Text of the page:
UBoC pledged to arrange for at least one Terrific Tropical Tree to be planted in Africa for every school sending Terrific Scientific data to the University of Leeds. In the end, the figure turned out to be 44,640 trees!
In the experiment, children from the UK’s 25,000+ primary schools found out why trees are important for the climate, oxygen, biodiversity, flood prevention, air quality and more, and then surveyed the trees that grow in or around their school.
As well as taking measurements and identifying the species from leaf charts supplied by The Woodland Trust, they also estimated the number of trees on site so they could work out roughly how much carbon is stored at their school using a special calculator. These estimates were then uploaded to the BBC’s Terrific Scientific map, and the raw data sent to the University of Leeds, so we could calculate the valuable services that trees at primary schools across the UK are providing.
Learning about climate change can be quite worrying, so we wanted there to be a tangible legacy to show that we can all help to reduce the effects of global warming by reducing our carbon emissions and supporting the planting of trees. We also wanted to provide good news stories that the children can follow over time about how schools, families, foresters and scientists in the tropics – where trees work much harder in terms of carbon storage and climate change mitigation than trees in the UK – are playing their part too.
School visitors might like to explore our Greenery Machinery page to find out more about the role of trees and plants in the carbon cycle, why tropical trees are especially valuable, and how schools can help by reducing their carbon emissions.
There are four Terrific Tropical Tree projects – in Tanzania (sponsored by Samuel Grant Packaging), in Kenya (sponsored by Bettys & Taylors of Harrogate), and in Uganda and Madagascar (both sponsored by private donation via UBoC).*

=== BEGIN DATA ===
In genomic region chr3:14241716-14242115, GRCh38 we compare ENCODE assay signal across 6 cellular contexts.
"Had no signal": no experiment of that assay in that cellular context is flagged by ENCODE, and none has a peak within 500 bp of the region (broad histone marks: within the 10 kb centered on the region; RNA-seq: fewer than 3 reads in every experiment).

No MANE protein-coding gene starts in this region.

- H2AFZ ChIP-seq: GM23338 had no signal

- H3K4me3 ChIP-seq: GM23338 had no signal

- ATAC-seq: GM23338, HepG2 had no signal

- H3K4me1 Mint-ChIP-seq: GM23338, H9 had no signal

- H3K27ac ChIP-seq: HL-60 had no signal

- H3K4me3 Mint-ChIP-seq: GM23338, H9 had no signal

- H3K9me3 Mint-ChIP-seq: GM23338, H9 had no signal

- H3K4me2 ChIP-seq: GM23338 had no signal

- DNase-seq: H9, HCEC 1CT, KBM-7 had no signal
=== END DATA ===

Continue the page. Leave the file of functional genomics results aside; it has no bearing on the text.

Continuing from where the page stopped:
*100% of donations to UBoC go to forest projects, and we often encourage donors to give directly to a project. Our running costs and research are supported by separate donations and lots of good will. Please get in touch if you would like to donate to either a project or to our research.
Dr Cat Scott, Environmental Scientist and LEAF Coordinator said, “Today’s children are going to be the people in 20 or 30 years’ time making the big decisions about how society deals with the ongoing threat of climate change – we think it’s important that they grow up with an appreciation of the way that different parts of our environment are interconnected.”
Tom Bliss, UBoC’S Business Development Coordinator added, “Learning about climate change can be quite worrying, so we wanted to deliver a positive result that the children could feel part of. We chose to plant in Africa because tropical trees regulate the climate much better than UK trees, and investing there will also help hard-pressed local communities with jobs, food and other benefits from the trees. This is also a perfect example how businesses, academics and forest projects can work together for the public good – which is what UBoC is all about.”
All Terrific Tropical Trees will be protected to ensure they’ll live a full life as climate regulators, but these forests are not officially ‘carbon offset’ schemes, which are much more expensive because there’s an accredited equity between measured carbon emissions and trees planted, to guarantee that an equivalent tonnage of CO2 will be sequestered by that scheme. UBoC works with a variety of forests in the UK and around the world, including both official offsetting projects and other schemes that have been vetted to ensure that their trees will thrive while also delivering additional benefits to the local community. If you’d like to know more about how you can offset your company, your school, your family, yourself or just a specific activity such as a journey or an event, click here.